JC: Yeah, yeah, “At Play in the Fields of the Lord” was among the videos that I used as a reference. Yeah, absolutely. Tom Berenger did some real interesting stuff in that film.
GB: There’s also maybe some heritage linking it to “Dances With Wolves,” considering your story here of a battered military man who finds something pure in an endangered tribal culture.
JC: Yes, exactly, it is very much like that. You see the same theme in “At Play in the Fields of the Lord” and also “The Emerald Forest,” which maybe thematically isn’t that connected but it did have that clash of civilizations or of cultures. That was another reference point for me. There was some beautiful stuff in that film. I just gathered all this stuff in and then you look at it through the lens of science fiction and it comes out looking very different but is still recognizable in a universal story way. It’s almost comfortable for the audience--“I know what kind of tale this is.” They’re not just sitting there scratching their heads, they’re enjoying it and being taken along. And we still have turns and surprises in it, too, things you don’t see coming. But the idea that you feel like you are in a classic story, a story that could have been shaped by Rudyard Kipling or Edgar Rice Burroughs.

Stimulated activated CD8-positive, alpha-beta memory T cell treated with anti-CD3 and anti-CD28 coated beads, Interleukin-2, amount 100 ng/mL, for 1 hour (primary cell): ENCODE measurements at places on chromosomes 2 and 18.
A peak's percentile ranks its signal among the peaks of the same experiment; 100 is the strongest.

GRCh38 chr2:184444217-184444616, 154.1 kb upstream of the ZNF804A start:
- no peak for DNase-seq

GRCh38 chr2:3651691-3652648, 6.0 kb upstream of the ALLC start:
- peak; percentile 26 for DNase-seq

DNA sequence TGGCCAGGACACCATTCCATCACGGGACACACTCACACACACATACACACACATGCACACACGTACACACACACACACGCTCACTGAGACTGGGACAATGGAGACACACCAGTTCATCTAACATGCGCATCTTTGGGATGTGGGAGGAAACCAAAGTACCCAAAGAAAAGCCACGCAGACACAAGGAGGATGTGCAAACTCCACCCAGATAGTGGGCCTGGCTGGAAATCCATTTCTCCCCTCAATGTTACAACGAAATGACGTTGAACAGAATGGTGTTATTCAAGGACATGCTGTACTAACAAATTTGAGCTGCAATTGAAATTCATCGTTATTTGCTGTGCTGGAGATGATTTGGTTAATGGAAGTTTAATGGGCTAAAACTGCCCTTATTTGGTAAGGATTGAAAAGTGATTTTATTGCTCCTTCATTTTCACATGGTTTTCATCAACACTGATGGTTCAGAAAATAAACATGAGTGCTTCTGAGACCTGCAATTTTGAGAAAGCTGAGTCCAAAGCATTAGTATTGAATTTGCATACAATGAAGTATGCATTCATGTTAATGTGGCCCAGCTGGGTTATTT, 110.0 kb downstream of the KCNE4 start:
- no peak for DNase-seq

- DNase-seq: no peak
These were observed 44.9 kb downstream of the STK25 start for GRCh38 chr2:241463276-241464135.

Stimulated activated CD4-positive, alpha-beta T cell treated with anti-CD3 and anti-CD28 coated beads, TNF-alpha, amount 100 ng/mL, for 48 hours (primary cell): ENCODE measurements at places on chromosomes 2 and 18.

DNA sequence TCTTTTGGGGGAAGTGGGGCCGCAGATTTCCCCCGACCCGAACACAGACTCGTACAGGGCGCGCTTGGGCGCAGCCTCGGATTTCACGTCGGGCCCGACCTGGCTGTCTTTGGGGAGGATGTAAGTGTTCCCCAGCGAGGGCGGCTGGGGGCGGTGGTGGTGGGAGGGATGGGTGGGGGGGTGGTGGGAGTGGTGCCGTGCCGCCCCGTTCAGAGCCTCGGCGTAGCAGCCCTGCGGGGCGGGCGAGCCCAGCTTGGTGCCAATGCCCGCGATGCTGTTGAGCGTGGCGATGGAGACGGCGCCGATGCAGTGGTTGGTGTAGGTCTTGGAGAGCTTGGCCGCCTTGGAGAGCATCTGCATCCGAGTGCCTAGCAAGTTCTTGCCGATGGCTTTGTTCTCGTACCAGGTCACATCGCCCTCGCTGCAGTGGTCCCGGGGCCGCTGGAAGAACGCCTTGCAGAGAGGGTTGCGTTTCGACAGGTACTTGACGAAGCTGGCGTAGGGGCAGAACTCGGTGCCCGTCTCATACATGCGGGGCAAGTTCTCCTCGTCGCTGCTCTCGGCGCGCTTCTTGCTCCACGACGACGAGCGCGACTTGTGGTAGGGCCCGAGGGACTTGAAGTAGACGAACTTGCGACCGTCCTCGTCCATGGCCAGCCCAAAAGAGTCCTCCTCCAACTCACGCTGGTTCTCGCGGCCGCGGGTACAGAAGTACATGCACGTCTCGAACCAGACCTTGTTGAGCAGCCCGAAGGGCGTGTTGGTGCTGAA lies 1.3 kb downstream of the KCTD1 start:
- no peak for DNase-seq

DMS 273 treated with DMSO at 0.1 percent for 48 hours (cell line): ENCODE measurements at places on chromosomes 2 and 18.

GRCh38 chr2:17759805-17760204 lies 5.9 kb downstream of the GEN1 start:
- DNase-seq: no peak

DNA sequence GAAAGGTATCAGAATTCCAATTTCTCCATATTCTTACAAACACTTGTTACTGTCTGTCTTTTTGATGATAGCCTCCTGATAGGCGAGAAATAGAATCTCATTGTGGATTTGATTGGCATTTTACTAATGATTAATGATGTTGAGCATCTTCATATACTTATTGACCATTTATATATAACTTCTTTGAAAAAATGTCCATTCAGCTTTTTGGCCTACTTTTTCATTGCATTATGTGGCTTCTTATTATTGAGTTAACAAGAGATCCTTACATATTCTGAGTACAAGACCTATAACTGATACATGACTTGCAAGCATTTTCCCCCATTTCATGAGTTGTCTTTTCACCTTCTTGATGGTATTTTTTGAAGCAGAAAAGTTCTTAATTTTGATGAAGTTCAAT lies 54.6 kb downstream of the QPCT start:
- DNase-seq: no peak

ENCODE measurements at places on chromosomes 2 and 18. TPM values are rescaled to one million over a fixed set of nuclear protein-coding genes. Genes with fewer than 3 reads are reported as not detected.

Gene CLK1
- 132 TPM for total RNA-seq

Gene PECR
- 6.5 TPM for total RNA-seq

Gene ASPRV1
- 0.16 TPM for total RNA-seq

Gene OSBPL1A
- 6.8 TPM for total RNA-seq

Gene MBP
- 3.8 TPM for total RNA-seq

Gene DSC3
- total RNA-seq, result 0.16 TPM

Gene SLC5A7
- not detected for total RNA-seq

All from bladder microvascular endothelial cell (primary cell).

The theme in question isn't just "a battered military man who finds something pure in an endangered tribal culture." It's "a battered military man who becomes the dominant player, even the leader, of an endangered tribal culture." In other words, these works are about white people who co-opt indigenous cultures, not the indigenous cultures themselves.
It remains to be seen what Avatar will be like, but comparisons to Kipling, Burroughs, and Dances with Wolves are not what I'd consider encouraging. Geoff Boucher, who conducted this interview, may want to examine the premise more critically next time.
For more on the subject, see James Cameron's Avatar and The Best Indian Movies.